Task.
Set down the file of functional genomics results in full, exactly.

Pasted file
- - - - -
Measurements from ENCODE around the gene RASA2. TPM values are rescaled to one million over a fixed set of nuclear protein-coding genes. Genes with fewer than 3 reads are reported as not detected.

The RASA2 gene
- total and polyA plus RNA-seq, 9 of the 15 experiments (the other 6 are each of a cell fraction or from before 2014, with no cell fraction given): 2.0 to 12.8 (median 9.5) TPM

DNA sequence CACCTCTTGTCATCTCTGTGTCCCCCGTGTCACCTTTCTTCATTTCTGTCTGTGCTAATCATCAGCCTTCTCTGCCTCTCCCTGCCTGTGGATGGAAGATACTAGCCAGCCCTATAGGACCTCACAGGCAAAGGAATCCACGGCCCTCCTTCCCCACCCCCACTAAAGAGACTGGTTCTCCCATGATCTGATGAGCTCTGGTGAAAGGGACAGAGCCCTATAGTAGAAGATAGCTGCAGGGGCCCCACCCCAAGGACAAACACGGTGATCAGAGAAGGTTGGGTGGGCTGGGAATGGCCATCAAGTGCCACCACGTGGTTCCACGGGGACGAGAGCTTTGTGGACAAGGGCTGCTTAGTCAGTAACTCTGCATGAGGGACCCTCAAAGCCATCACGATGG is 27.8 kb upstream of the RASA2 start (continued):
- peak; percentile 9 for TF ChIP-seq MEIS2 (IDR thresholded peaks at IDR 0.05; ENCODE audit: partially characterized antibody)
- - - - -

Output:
Measurements from ENCODE around the gene RASA2. TPM values are rescaled to one million over a fixed set of nuclear protein-coding genes. Genes with fewer than 3 reads are reported as not detected.

The RASA2 gene
- total and polyA plus RNA-seq, 9 of the 15 experiments (the other 6 are each of a cell fraction or from before 2014, with no cell fraction given): 2.0 to 12.8 (median 9.5) TPM

DNA sequence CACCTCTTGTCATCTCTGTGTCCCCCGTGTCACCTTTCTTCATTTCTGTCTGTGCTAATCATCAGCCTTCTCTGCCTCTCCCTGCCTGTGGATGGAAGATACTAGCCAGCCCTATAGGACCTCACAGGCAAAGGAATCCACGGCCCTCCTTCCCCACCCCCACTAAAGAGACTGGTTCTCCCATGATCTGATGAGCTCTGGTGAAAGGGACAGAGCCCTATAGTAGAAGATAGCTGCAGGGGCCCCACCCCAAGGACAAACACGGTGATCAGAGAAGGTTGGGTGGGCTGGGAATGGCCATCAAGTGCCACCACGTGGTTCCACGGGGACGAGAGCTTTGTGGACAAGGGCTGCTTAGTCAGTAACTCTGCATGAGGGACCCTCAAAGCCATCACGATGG is 27.8 kb upstream of the RASA2 start (continued):
- peak; percentile 9 for TF ChIP-seq MEIS2 (IDR thresholded peaks at IDR 0.05; ENCODE audit: partially characterized antibody)